Ventilators and ABG*s

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Ventilators and ABG’s
PHILIP L. KALARICKAL, M.D., M.P.H.
Objectives
1.
2.
3.
4.
5.
Review and understand Intubation criteria
Understand basic ventilator settings and
mechanisms
Understand how to monitor a patient on a
ventilator
A systematic review of ABG analysis
Understand the physiology of ventilation and
oxygenation.
Patient in ER
 55 y.o. Male
 CC: SOB and cough
 Vitals: Ht: 5’10”, Wt: 70kg
 T: 38.7
RR: 35 HR: 105 BP: 140/95
 Pox: 90% on 100% NRBM
 What do you do?
Intubation Criteria
1.
2.
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Intubation Criteria
1. Hypoxemia: PaO2 < 60mmHg on >.6 FiO2
2.Hypercarbia: PaCO2 > 60mmHg
3. RR > 30
4. GCS <8
5. Hemodynamic instability - Pressors
says, “What vent settings do you want
doc?”
What settings need to be programmed into the
ventilator?
1.
2.
3.
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5.
The respiratory tech turns to you and
says, “What vent settings do you want?”
 What settings need to be programmed into the
ventilator?
1. Mode
2. Tidal volume
3. RR
4. FiO2
5. PEEP
Initial Vent Settings
Mode:
TV:
RR:
FiO2:
PEEP:
Initial Vent Settings
Mode:
2 basic modes – pressure control & volume control. TV depends on
lung compliance. Usually pick SIMV or PRVC
TV:
5-7 cc/kg IBW
RR:
start at 20. Can adjust based off of ABG
FiO2:
start at 1.0. Can adjust based off of ABG
PEEP:
start at 5cm H2O
Ok, the patient is on the vent. Now what?
How do we assess patients on vents?
1.
2.
ABG’s
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2.
3.
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ABG’s
1. pH: 7.35 – 7.45
2. PaCO2: 35-45 mmHg
3. PaO2: 80-100 mmHg
4. HCO3-: 22-28 mEq/dL
5.BE: -2 - +2
6. Sat: 97 – 100%
You get your first gas….
 7.30/55/200/24/0/100
 What do you think?
 What do you want to do?
1.
Acid/Base
2. Ventilation
3. Oxygentation
Acid/Base
1.
Look at pH to determine primary process
2. Then look at PaCO2 and HCO3- to determine
relative contribution of Respiratory and Metabolic
components to acid/base disturbance and the
degree of compenation.
Ventilation
 Measured by PaCO2
 ***Oxygentation and Ventilation are independent
processes***
 Ventilation is a function of MV


MV= TV x RR
Usually by RR rather than TV
 This patient has an elevated PaCO2. He is
hypoventilating (retaining CO2).
 We should increase RR
Ventilation
 You ask the Resp Tech to increase RR to 24 and
check an ABG in an hour
 The repeat gas is:
7.40/40/200/24/0/100
 Now what?
 Have we addressed oxygenation yet?
 What do you think about the PaO2 of 200mmHg?
Oxygenation
 How do we assess oxygenation?
1.
2.
 What is PaO2? What does PaO2 mean?
 It is the pressure of oxygen that is dissolved in plasma
 It contributes very little to oxygen delivery
 CaO2 = 1.34 x Hb x sat + .003(PaO2)
 Helps assess how well oxygen exchange occurs at the
alveolus
 You need to compare it to PAO2.
P AO 2
 PAO2 = [(Patm – PH2O)FiO2] –
(PaCO2/0.8)
 Because oxygen and carbon
dioxide are small molecules,
there should be almost
perfect gas exchange across
the alvelous to pulm capp.
P AO 2
 Example: on 100% oxygen,
 PAO2 = [(760-47)x 1] – (40/0.8)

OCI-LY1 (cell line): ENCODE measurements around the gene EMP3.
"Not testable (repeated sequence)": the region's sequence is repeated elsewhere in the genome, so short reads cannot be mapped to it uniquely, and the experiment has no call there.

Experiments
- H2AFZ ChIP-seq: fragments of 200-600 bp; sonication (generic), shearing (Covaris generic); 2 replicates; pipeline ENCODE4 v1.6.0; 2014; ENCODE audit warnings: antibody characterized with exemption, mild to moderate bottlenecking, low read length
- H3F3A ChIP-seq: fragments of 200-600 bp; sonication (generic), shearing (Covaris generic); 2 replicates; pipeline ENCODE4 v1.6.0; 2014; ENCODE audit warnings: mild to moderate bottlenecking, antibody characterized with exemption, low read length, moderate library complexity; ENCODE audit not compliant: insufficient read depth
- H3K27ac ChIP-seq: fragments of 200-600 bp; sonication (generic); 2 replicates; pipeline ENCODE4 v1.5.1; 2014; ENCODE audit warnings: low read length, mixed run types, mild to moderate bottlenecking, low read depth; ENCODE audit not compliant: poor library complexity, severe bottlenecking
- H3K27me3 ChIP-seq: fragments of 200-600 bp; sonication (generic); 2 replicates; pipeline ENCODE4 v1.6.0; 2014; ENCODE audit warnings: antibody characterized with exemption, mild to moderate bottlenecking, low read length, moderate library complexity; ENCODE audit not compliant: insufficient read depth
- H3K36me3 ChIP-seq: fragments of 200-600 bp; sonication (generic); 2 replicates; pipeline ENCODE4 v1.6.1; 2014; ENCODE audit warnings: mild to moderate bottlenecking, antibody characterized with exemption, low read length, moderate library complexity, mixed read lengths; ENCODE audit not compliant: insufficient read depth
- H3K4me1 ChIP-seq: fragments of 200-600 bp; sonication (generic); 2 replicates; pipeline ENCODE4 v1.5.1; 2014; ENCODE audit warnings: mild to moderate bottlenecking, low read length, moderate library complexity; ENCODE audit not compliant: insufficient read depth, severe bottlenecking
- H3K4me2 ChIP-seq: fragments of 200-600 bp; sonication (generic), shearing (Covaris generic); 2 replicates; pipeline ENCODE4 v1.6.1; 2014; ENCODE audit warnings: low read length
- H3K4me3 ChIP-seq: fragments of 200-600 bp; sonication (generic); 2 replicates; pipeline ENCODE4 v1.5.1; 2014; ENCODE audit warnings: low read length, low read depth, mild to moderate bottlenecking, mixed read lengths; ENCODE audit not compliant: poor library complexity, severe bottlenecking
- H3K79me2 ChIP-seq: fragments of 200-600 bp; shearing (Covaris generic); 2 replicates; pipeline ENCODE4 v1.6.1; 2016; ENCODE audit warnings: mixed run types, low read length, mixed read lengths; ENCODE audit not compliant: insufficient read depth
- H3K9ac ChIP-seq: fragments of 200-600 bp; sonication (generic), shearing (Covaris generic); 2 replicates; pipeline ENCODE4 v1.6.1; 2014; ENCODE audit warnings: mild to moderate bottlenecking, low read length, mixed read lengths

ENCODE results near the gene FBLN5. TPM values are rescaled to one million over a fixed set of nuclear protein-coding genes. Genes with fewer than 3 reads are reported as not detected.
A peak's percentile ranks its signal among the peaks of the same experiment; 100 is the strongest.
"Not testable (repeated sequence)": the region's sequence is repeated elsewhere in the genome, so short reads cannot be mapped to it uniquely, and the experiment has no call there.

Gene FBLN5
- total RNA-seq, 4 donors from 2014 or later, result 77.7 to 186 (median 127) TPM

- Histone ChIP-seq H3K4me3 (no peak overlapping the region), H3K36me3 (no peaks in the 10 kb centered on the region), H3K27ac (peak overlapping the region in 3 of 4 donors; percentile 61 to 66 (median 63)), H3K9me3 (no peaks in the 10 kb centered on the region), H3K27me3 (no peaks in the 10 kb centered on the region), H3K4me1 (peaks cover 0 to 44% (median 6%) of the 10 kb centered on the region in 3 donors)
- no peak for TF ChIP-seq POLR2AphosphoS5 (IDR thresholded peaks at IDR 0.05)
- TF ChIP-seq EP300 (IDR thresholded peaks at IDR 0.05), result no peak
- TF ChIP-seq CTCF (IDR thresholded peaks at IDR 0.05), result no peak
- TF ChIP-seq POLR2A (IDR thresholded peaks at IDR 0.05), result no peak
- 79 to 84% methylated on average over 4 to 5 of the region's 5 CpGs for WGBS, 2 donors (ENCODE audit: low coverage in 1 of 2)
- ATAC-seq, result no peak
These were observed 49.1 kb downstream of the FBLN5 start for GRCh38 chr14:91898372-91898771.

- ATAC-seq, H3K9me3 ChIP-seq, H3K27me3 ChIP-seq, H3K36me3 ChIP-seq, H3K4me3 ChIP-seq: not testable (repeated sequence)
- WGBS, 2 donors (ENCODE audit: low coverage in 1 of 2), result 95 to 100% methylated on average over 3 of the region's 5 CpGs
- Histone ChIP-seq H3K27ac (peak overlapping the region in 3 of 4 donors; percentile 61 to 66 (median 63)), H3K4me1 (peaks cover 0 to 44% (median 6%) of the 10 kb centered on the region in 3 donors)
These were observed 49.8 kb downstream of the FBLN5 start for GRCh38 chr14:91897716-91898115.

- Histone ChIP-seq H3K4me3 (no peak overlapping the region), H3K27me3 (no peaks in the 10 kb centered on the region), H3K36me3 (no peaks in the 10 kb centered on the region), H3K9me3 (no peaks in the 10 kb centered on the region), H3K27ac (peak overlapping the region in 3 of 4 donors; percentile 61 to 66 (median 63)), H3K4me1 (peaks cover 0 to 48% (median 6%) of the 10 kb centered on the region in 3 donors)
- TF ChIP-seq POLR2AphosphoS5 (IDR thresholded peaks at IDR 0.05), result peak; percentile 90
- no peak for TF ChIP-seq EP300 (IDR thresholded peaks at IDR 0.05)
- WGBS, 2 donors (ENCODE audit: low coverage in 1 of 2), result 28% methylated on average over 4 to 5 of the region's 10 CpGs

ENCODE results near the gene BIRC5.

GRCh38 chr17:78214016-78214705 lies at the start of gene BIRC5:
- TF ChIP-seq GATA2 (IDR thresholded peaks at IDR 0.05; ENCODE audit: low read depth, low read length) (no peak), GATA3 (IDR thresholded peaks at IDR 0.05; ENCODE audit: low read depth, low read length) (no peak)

= 710 – 50
= 650mmHg
 Rule of Thumb: PaO2 should be about 5x O2%

Ex: on 100% O2, PaO2 should be approx 500mmHg
 Now what do you think about the PaO2 of 200 mmHg on
our ABG?
 If we have an unexpected result, we should correlate it
clinically.
 Why would this patient have problems with oxygen
exchange across the alveolus?
 In other patients, different causes may be higher on
the differential


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CHF exacerbation and pulm edema
Pneumothorax
Mucous plug
ETT in main stem bronchus
Etc…
Ok, we know we have a problem with
oxygenation, now what?
 How do we improve oxygenation?
 2 ways:
 Increase FiO2
 Increase PEEP
 Are there any drawbacks to PEEP?
 Yes Barotrauma
 Inhibits venous return
Effect of Increased PEEP- example
•“Best” PEEP – the level of PEEP at which you
improve oxygenation the most without
significant effects on venous return
PEEP (cm H2O ) Sat
PaO2
BP
5
100
200
135/90
7
100
250
130/80
9
100
350
115/70
11
100
450
85/55
 In this example, 9cm H2O is the “Best” PEEP
Oxygenation
 Ok, we’ve improved oxygenation via PEEP and hope
to improve it further with anitbiotics for his
pneumonia.
 Now what?
 Are we happy with his FiO2?
 Are there problems with high FiO2?
1.
2.
Oxygenation
 You should wean FiO2 to minimum to maintain sats
> 95% (PaO2 > 80)
 Why?
Oxygenation
 Problems with high FiO2
 “oxygen toxicity” – due to oxygen free radicals that may cause
alveolar damage
 Risk factor – FiO2 > .6 for greater than 24 hours
 High FiO2 is not safe for patients
 Saturation is a relatively insensitive measure of oxygenation
(sats won’t drop until PaO2 is less than 80-100)
Low FiO2 allows you to know your PaO2 within a
narrow range without drawing an ABG.
1.

Ex:
Pt. on 100% O2 with sats 100%
 The lowest PaO2 can be is 80 mmHg
 The highest PaO2 can be is 500-600mmHg
 Pt on 30% O2 with sats 100%
 The lowest PaO2 can be is 80 mmHg
 The highest PaO2 can be is 150 mmHg

2. Low FiO2 will allow you to identify problems
earlier
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
A patient on 30% O2 will desat sooner than a patient on
100% O2
In other words, 100% O2 will “mask” a problem
3. If a patient is on a low FiO2 you can increase to
100% to buy time to make a diagnosis and treat.
Now you know almost everything you need to
know about Vents and ABG’s
Intubation Criteria
2. Basic ventilator settings
3. Assessing patients on vents
1.
1.
2.
Pulse oximeter
ABG’s
4. Analyzing ABG’s
1.
Acid/Base
2.
Ventilation
3.
Oxygenation

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